Wageningen UR is working on a better use of knowledge about the benefits of urban green for health and well-being


Wageningen UR is working on a better use of knowledge about the benefits of urban green for health and well-being

Published on
November 11, 2015

Urban green appears to be very beneficial to human health and well-being. The knowledge on ‘green benefits’ is still expanding, but it is not well organised and therefore rather inaccessible for city planners, designers, urban green managers and others. In order to be able to use and apply this knowledge more effectively, Wageningen UR researchers and students at VHL University of Applied Sciences are teaming up to document the benefits of green in urban environments over the next three years.

The research is being made possible by a Public Private Partnership (PPP). This project is not about developing new knowledge, but about making existing academic and practical knowledge more accessible. By summarising this knowledge and translating it into practical tips, it will be possible to put the positive effects of green in the cities to better use. 

Urban green: from costs to benefits

In the past, green spaces were mainly regarded as items of expense. Nowadays more attention is being focused on the benefits of green: the positive effects on health and well-being, contributions to water storage and air quality, improving city climate, and so on. The knowledge relating to these benefits – the ‘ecosystem services’ that urban green can provide – continues to expand but it is fragmentary and decentralised; in other words, it is difficult for designers and green space managers to obtain a clear picture of that knowledge. Decisions on green space design, layout and maintenance can only be made if the potential benefits of green are understood, so there is much need for practical and accessible know-how. Suppliers and retailers of nursery tree products also prefer to know more about the potential contribution that individual species can make to specific green benefits. Customers who require certain positive effects can then be better informed. In short, this recently started project will remedy two deficiencies.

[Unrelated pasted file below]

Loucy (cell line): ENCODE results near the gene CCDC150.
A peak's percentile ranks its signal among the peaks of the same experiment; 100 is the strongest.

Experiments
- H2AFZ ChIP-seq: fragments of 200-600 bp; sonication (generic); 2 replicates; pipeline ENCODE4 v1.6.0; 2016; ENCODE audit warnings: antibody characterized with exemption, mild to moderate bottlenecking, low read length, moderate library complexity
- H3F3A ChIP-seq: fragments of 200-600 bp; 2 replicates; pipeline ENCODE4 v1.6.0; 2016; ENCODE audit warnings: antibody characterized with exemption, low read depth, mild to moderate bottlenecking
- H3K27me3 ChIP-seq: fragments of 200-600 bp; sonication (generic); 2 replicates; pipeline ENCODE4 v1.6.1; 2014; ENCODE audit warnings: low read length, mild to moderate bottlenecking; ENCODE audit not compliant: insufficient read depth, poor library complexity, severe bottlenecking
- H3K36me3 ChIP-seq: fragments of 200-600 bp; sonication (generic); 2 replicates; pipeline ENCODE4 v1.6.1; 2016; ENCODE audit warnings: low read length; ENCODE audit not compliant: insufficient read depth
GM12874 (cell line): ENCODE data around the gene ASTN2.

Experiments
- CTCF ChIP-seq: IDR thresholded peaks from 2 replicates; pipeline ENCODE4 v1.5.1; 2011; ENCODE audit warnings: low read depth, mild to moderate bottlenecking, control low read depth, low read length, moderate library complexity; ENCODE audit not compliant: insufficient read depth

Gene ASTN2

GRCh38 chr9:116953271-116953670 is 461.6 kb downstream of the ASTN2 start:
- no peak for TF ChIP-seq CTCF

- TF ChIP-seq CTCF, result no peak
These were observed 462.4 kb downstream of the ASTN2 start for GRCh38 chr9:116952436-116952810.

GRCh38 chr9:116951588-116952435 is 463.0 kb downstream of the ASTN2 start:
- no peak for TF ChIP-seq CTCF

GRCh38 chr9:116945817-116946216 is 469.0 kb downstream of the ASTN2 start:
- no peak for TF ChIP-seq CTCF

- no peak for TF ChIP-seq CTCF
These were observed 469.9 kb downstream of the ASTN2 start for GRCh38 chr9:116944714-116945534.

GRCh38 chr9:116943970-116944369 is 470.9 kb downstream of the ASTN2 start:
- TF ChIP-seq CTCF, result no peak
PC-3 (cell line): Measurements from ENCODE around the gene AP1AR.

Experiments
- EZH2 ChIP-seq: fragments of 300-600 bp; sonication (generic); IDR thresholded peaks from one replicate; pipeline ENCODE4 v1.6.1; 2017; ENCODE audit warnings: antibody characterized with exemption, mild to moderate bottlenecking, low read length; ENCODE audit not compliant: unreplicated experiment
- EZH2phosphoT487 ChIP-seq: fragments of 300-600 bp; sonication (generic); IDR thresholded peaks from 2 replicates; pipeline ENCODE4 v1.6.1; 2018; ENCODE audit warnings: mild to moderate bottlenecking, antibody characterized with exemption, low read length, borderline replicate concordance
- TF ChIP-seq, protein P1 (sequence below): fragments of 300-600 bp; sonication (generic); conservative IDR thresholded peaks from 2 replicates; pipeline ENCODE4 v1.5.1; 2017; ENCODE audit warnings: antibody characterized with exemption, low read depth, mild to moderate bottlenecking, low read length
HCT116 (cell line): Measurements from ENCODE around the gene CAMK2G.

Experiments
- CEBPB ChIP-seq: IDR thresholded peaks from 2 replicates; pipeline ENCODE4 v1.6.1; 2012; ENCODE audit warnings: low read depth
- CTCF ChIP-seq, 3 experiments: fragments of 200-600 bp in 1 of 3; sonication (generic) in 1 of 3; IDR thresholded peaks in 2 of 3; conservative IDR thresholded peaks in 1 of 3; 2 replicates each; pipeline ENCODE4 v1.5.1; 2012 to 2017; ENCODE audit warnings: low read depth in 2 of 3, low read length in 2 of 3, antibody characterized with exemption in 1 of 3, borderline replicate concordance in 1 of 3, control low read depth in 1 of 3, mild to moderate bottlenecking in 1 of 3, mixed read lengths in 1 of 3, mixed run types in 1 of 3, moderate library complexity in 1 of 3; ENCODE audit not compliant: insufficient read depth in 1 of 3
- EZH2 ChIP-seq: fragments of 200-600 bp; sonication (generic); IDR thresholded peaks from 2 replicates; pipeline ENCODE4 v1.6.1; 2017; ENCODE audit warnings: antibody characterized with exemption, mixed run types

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Designers, green space managers and tree growers

This initiative focuses on the development of instruments which will allow potential green benefits to be better weighed up when taking decisions on design, policy and maintenance of green spaces. However, it should also contribute to the development of knowledge which will allow tree growers to produce the range of species they wish to market, while taking account of the specific functions people require of urban green.

Scientific and practical knowledge

This project aims to summarise, evaluate and integrate all relevant academic and practical knowledge available nationally and internationally. In addition, research is being carried out into several specific topics in order to quantify the contribution of individual tree species to the development of specific ecosystem services. The knowledge and information thus accumulated will be made accessible in fact sheets and in the knowledge database arising from The Green Agenda project.

The research has been requested by FloraHolland and the iVerde foundation as part of their joint programme The Green Agenda. This is being financed by the Horticulture and Propagation Materials top sector, and by the Horticulture Marketing Board. The Hague municipality is also helping to finance the project, as well as being a project partner.